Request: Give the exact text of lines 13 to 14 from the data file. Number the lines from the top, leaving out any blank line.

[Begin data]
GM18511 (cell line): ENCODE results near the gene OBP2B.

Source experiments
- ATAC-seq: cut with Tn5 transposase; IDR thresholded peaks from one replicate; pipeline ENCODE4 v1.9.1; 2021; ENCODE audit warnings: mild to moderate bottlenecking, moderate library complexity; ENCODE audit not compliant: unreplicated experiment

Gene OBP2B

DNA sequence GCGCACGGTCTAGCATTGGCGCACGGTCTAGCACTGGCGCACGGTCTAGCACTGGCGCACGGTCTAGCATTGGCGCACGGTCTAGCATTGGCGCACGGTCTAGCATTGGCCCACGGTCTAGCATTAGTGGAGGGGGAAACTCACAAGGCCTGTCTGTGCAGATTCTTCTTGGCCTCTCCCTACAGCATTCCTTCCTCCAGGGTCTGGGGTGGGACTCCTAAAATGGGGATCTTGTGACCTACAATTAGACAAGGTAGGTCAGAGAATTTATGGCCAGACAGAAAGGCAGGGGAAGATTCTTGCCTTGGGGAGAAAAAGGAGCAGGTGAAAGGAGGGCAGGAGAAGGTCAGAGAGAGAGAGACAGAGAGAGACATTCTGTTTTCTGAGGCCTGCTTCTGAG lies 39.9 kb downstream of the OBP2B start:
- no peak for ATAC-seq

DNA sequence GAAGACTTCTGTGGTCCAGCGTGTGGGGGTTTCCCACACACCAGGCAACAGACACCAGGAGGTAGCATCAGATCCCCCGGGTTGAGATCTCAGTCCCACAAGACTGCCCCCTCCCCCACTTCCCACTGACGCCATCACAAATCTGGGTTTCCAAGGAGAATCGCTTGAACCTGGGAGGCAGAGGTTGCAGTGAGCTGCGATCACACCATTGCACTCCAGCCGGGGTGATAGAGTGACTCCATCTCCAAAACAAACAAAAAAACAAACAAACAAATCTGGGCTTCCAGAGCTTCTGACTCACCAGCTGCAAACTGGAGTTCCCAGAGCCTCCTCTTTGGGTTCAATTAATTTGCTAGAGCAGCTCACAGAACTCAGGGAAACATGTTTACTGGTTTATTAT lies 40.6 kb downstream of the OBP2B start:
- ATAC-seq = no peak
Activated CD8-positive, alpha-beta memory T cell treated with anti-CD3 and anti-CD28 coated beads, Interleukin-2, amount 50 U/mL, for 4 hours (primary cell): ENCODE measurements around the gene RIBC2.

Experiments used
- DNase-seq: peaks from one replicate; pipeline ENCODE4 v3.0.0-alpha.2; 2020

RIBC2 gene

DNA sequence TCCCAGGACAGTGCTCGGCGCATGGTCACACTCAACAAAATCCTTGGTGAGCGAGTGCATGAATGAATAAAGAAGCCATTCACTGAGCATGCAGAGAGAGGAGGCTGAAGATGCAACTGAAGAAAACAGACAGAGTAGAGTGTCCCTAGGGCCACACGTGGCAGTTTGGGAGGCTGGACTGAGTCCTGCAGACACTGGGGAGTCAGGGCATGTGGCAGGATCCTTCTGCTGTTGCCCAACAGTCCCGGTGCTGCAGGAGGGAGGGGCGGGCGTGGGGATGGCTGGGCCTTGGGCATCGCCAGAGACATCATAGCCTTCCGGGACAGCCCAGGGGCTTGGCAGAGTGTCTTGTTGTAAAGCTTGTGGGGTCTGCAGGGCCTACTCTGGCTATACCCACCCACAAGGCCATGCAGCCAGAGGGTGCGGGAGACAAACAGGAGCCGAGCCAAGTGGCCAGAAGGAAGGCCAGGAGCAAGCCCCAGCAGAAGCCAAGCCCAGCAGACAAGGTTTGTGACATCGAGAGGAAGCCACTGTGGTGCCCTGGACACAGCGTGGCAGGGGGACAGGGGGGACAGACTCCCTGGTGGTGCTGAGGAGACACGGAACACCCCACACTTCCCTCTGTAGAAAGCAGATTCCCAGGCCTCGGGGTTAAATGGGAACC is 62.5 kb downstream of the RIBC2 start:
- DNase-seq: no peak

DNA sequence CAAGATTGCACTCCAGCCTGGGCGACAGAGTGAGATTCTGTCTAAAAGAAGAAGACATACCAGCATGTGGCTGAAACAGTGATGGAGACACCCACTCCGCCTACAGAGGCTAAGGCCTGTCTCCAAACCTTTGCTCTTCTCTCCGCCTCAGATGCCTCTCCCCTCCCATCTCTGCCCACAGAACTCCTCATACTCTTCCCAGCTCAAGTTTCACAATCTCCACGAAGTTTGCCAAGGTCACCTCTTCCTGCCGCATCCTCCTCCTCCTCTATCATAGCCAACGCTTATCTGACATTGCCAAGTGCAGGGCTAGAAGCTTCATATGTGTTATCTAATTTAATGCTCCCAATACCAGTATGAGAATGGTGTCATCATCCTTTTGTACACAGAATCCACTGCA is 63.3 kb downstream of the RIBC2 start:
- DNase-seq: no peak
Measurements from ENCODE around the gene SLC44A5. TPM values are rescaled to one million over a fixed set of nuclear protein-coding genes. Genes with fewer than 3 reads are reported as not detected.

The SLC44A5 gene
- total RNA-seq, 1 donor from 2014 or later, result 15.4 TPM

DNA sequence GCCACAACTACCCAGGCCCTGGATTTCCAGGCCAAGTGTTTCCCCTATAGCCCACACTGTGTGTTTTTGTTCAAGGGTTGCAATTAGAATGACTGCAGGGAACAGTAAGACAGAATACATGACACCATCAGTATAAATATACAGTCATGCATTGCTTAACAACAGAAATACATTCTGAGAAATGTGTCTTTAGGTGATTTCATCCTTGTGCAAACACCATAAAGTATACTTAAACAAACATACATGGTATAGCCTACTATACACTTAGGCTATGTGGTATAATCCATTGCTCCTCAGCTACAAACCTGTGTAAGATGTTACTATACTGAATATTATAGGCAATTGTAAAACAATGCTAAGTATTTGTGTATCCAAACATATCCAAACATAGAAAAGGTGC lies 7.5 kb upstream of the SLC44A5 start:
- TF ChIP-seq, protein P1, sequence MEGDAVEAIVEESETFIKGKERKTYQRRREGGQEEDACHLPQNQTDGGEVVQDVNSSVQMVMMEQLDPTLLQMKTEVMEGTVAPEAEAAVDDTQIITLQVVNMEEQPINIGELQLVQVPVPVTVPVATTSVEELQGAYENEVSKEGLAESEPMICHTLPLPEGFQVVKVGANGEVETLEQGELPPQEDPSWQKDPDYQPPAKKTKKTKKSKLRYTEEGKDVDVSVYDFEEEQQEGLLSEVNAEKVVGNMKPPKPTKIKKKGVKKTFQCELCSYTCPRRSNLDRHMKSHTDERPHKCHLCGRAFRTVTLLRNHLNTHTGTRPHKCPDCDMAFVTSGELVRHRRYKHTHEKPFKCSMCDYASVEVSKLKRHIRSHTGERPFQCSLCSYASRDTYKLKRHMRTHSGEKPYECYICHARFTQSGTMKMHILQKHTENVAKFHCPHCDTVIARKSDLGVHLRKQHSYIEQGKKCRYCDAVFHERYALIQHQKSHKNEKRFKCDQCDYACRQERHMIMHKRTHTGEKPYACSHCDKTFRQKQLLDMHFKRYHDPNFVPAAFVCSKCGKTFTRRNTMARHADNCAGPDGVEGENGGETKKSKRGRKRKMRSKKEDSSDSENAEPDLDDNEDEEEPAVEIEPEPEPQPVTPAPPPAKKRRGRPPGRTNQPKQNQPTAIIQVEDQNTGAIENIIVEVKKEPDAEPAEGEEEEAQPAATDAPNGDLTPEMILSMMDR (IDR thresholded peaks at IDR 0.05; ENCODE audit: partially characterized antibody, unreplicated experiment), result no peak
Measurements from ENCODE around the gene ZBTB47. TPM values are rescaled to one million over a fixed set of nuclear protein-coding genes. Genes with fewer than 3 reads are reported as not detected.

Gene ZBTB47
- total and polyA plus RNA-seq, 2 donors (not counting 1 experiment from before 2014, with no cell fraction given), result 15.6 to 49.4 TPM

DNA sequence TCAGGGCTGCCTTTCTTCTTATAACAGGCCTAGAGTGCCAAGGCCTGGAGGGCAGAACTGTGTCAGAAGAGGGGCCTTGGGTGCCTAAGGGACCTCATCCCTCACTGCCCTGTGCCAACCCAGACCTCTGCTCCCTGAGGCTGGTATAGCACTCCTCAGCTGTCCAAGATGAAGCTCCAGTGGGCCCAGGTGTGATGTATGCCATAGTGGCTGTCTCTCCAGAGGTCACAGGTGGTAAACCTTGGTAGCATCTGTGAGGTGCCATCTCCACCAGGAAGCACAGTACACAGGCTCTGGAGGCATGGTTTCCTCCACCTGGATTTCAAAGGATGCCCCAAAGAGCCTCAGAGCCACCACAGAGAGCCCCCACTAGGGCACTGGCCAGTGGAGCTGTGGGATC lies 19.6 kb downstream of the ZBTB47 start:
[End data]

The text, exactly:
DNA sequence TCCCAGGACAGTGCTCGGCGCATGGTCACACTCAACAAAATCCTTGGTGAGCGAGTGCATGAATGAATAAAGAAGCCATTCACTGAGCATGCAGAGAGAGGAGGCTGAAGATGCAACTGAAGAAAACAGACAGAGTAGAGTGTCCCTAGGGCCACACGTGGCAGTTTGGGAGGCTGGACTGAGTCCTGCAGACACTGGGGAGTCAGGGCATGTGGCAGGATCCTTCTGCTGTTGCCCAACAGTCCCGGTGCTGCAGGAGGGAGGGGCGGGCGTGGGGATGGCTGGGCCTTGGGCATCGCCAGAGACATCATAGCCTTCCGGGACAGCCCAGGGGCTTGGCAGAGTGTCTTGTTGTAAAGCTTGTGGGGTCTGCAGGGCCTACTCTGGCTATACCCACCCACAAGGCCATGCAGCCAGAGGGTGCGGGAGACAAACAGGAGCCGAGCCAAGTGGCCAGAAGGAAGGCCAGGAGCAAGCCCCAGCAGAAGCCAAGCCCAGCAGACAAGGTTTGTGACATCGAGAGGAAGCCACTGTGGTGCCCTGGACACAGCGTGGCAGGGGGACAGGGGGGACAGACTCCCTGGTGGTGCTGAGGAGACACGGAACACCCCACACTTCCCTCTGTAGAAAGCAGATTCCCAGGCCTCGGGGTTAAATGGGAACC is 62.5 kb downstream of the RIBC2 start:
- DNase-seq: no peak